Brothers and sisters, what we receive is always a function of what we are, and of our own capacity at that moment. Bapak has told you of his own experience where, after Bapak received the latihan, Bapak was saying his prayers (because Bapak as a Muslim still of course says his prayers) and then Bapak found that after he’d finished saying his prayers, he suddenly started to dance. And Bapak of course initially found this surprising: because Bapak knew that the form of dancing that Bapak was doing was part of the Hindu and Buddhist cultures, not part of Muslim culture. But Bapak could feel the happiness and the joy and the satisfaction of doing that kind of dance. Bapak understood that for us Subud members, it is actually fine to receive to dance in the latihan and to worship God by dancing. You yourself will have received this. Subud embraces everything. Subud embraces all culture. There is no objection at all for us as Subud members to experience in our latihan, even if we are Muslims, dancing like the Hindus or Javanese dancing or things like that.
Similarly, you will probably have experienced, if you are English, that in the latihan you may sing in English. But it can easily happen that at some point you start singing in French or in Arabic. There’s nothing wrong with that. It shows you that human culture is universal, that human culture is one totality.
Truly, brothers and sisters, once you have begun to experience this, it’s very difficult for you to become fanatic about one nationality or one religion, or to become bigoted. It becomes very difficult for us Subud members to hold to prejudice. Bapak gives an illustration of Bapak’s own singing, Bapak’s own receiving, of which Bapak says ‘Well, it’s the singing of an old man, so maybe it is not as it should be,’ but as Bapak was singing, Bapak explains that this singing comes spontaneously. All Bapak has to do is to follow it, and it comes by itself.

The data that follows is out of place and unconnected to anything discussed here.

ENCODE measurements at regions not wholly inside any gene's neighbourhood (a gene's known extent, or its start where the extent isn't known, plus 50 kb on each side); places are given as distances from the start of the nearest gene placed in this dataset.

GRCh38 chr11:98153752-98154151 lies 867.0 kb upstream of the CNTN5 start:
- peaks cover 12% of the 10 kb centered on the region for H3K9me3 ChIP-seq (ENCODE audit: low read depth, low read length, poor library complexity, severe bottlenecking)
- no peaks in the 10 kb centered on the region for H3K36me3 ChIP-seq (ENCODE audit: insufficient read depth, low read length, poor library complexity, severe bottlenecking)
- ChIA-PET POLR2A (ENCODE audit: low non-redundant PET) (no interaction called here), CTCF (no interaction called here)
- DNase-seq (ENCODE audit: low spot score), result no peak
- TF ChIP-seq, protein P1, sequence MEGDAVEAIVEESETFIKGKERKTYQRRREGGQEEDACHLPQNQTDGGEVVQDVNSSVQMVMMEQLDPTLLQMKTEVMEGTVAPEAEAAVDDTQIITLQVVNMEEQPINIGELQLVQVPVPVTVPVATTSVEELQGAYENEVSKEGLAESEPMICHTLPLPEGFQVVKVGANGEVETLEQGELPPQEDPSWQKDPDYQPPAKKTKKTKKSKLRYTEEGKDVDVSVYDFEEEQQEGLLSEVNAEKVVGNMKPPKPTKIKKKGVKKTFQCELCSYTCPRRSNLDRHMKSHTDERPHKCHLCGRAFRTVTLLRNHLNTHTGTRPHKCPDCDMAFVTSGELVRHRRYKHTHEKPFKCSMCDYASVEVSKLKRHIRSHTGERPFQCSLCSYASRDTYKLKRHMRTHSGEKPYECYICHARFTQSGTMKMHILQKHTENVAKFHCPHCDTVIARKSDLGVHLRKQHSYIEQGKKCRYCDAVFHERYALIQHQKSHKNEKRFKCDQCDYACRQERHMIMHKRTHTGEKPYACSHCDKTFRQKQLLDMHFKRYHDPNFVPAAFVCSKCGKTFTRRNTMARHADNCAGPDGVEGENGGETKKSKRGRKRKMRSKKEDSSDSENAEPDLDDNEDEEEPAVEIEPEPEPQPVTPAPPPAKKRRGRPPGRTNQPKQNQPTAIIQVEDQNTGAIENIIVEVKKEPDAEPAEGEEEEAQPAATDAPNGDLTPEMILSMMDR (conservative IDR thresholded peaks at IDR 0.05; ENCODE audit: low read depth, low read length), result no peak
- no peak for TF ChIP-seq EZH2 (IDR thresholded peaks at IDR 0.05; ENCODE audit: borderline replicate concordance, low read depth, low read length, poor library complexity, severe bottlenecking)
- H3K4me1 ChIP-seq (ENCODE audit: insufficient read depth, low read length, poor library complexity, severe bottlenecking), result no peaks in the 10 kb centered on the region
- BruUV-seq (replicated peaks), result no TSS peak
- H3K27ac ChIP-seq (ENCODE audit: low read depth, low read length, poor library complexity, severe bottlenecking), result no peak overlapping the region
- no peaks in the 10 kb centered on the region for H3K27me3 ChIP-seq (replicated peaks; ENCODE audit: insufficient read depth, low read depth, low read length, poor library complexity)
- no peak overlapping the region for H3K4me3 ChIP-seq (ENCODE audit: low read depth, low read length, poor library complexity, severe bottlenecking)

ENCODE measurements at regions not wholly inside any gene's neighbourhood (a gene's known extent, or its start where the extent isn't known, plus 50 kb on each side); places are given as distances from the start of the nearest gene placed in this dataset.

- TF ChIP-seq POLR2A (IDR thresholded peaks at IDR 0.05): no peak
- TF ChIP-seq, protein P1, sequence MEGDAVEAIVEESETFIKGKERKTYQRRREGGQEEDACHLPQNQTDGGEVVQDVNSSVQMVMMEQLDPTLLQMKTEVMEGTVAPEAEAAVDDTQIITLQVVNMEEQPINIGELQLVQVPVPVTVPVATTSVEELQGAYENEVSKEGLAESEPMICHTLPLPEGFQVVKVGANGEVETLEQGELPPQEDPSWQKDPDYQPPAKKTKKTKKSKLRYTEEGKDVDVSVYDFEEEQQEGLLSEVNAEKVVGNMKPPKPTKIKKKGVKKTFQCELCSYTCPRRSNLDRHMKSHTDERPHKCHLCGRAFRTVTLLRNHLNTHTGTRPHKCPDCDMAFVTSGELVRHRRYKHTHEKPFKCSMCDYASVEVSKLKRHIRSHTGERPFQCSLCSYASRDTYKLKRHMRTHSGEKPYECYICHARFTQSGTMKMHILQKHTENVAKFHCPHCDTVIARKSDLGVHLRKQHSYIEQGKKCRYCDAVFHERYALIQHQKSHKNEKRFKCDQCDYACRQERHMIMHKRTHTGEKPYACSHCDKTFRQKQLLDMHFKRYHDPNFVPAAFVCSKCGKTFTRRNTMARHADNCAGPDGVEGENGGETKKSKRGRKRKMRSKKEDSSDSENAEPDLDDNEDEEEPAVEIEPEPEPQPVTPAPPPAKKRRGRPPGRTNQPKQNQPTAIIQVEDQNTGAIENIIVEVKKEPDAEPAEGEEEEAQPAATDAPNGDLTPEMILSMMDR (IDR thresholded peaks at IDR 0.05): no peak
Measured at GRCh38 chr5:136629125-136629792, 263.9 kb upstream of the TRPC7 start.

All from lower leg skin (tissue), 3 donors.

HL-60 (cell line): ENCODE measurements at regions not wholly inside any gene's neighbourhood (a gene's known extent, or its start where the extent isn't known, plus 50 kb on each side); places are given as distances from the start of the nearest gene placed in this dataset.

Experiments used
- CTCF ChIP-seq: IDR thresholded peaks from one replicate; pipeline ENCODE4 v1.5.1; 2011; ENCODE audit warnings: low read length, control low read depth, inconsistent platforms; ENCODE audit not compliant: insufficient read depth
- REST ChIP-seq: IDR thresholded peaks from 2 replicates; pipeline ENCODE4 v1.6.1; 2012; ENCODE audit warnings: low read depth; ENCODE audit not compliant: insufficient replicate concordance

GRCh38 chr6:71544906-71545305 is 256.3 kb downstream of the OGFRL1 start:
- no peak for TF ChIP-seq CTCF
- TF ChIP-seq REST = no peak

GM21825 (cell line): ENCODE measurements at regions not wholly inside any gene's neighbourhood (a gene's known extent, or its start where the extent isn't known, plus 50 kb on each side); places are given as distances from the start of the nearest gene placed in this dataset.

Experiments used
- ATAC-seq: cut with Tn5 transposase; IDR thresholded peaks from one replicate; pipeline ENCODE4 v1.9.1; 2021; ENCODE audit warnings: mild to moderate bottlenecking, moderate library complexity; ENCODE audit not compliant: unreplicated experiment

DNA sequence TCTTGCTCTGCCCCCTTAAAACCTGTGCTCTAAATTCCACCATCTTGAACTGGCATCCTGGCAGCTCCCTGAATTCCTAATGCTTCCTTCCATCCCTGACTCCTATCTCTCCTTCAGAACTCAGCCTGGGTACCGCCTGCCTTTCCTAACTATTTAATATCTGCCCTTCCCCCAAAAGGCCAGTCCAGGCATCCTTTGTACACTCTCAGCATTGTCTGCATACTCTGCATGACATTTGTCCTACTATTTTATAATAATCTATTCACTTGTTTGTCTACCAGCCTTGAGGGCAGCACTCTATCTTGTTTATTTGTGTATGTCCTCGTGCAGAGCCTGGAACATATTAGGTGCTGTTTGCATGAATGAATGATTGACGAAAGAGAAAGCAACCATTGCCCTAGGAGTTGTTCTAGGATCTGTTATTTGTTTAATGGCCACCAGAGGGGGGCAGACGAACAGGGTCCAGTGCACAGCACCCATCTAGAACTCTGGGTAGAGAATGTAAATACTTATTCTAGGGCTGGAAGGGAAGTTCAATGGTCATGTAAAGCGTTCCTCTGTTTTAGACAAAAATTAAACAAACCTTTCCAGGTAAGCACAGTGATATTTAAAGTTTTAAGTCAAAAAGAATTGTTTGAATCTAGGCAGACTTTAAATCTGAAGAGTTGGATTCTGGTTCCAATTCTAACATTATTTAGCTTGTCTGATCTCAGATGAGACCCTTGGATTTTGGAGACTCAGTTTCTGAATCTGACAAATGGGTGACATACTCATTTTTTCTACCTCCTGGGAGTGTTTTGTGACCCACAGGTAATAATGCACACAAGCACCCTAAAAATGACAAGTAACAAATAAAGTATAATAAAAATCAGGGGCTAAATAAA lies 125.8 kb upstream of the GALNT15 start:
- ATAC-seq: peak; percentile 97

Bapak first sings in Javanese. And then Bapak sings in Arabic. And Bapak says in singing what he sings now in Arabic, he only has to follow what comes out, and Bapak himself doesn’t know what it means. But Bapak can find out what it means just by asking. So when it is time for Bapak to know what it means, then Bapak is given the knowledge. Bapak’s song means that human culture is truly wide, and that the totality and breadth of human culture is within each one of us and can be received up to the point of our own capacity, both in cultural expression and in the understanding of it.…